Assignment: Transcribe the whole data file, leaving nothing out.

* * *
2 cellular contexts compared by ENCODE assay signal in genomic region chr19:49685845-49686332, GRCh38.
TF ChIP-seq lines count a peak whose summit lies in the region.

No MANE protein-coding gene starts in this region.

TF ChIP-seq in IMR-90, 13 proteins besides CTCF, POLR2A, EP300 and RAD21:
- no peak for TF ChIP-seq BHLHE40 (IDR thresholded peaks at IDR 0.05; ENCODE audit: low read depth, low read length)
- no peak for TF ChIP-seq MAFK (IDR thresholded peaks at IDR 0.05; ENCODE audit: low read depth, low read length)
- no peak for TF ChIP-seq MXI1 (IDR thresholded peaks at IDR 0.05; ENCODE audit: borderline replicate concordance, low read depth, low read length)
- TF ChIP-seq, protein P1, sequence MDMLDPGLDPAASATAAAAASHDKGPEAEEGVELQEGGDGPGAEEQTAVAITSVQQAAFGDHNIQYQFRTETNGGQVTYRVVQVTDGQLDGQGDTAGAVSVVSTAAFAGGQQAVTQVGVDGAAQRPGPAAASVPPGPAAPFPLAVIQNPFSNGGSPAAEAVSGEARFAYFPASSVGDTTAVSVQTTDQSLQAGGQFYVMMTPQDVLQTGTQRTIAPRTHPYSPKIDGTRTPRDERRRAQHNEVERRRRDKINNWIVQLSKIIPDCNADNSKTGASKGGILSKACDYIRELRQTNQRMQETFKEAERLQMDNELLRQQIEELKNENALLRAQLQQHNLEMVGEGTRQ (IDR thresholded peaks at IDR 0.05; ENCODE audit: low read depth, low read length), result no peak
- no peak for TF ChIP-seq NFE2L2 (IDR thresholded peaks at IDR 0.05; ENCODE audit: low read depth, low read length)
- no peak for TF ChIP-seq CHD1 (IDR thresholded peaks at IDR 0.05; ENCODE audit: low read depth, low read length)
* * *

2 cellular contexts compared by ENCODE assay signal in genomic region chr19:49685845-49686332, GRCh38.
TF ChIP-seq lines count a peak whose summit lies in the region.

No MANE protein-coding gene starts in this region.

TF ChIP-seq in IMR-90, 13 proteins besides CTCF, POLR2A, EP300 and RAD21:
- no peak for TF ChIP-seq BHLHE40 (IDR thresholded peaks at IDR 0.05; ENCODE audit: low read depth, low read length)
- no peak for TF ChIP-seq MAFK (IDR thresholded peaks at IDR 0.05; ENCODE audit: low read depth, low read length)
- no peak for TF ChIP-seq MXI1 (IDR thresholded peaks at IDR 0.05; ENCODE audit: borderline replicate concordance, low read depth, low read length)
- TF ChIP-seq, protein P1, sequence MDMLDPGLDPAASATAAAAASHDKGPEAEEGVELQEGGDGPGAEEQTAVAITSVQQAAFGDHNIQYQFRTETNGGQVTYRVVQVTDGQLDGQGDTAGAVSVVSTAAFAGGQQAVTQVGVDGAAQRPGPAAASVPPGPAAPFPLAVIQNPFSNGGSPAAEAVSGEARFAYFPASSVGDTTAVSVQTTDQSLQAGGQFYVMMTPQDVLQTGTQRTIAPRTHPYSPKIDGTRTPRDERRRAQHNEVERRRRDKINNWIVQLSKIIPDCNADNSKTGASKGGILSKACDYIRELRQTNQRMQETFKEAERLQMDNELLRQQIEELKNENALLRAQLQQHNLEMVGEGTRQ (IDR thresholded peaks at IDR 0.05; ENCODE audit: low read depth, low read length), result no peak
- no peak for TF ChIP-seq NFE2L2 (IDR thresholded peaks at IDR 0.05; ENCODE audit: low read depth, low read length)
- no peak for TF ChIP-seq CHD1 (IDR thresholded peaks at IDR 0.05; ENCODE audit: low read depth, low read length)